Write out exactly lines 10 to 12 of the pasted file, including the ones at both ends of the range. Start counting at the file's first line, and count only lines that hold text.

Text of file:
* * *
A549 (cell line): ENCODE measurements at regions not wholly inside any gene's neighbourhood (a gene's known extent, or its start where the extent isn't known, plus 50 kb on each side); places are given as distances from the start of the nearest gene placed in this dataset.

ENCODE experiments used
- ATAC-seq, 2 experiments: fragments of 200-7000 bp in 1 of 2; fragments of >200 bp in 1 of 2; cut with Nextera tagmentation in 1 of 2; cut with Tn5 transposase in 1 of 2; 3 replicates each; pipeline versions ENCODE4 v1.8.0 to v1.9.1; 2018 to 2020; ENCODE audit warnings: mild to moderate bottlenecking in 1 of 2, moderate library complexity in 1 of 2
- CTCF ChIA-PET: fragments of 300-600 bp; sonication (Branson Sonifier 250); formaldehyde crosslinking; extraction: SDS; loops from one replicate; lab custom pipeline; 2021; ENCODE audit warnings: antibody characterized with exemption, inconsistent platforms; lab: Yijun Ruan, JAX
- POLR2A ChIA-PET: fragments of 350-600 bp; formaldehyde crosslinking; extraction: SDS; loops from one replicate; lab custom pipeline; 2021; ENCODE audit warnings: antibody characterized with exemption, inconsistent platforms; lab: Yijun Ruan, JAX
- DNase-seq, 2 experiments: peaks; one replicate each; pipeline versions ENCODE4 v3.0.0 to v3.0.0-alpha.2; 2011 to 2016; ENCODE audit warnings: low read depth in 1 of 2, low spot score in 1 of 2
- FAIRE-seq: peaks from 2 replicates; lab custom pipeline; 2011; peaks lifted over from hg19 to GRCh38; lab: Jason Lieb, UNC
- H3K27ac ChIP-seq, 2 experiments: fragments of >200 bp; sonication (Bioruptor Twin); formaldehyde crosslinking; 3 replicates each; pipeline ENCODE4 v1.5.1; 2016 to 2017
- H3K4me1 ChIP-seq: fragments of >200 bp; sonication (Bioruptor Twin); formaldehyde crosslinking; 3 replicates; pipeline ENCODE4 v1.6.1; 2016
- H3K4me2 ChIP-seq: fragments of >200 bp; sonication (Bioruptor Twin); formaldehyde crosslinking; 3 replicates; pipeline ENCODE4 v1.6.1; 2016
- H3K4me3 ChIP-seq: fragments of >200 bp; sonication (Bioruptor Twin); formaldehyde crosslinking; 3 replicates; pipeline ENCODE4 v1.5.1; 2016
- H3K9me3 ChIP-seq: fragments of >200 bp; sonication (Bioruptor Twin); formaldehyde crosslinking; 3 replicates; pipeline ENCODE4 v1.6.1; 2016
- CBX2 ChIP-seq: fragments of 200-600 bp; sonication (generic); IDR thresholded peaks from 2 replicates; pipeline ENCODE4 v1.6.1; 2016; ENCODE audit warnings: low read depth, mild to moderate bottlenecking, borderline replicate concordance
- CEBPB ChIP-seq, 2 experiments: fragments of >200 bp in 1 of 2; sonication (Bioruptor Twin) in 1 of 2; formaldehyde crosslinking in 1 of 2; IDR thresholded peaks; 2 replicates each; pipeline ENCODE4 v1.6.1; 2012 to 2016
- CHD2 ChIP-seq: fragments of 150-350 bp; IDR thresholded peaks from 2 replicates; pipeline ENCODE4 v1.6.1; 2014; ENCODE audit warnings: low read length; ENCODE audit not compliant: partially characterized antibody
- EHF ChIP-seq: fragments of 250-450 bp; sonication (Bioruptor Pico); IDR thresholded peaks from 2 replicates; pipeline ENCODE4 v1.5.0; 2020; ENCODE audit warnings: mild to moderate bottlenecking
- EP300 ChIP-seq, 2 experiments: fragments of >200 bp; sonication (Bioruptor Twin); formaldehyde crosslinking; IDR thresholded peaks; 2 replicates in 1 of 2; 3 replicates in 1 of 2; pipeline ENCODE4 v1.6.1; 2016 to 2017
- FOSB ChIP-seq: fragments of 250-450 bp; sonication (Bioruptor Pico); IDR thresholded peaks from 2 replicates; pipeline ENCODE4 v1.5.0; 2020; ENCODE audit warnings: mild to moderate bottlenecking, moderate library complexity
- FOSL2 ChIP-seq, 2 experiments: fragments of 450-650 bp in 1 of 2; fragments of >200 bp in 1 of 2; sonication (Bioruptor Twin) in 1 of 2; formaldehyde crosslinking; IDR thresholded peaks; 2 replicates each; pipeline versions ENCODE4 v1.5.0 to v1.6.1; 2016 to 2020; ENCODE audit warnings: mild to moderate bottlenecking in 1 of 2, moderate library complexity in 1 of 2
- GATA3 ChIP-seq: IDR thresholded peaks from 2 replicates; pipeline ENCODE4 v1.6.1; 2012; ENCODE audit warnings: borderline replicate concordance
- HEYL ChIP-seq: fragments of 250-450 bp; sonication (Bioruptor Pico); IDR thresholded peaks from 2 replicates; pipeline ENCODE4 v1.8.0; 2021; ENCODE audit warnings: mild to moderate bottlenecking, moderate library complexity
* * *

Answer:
- H3K4me2 ChIP-seq: fragments of >200 bp; sonication (Bioruptor Twin); formaldehyde crosslinking; 3 replicates; pipeline ENCODE4 v1.6.1; 2016
- H3K4me3 ChIP-seq: fragments of >200 bp; sonication (Bioruptor Twin); formaldehyde crosslinking; 3 replicates; pipeline ENCODE4 v1.5.1; 2016
- H3K9me3 ChIP-seq: fragments of >200 bp; sonication (Bioruptor Twin); formaldehyde crosslinking; 3 replicates; pipeline ENCODE4 v1.6.1; 2016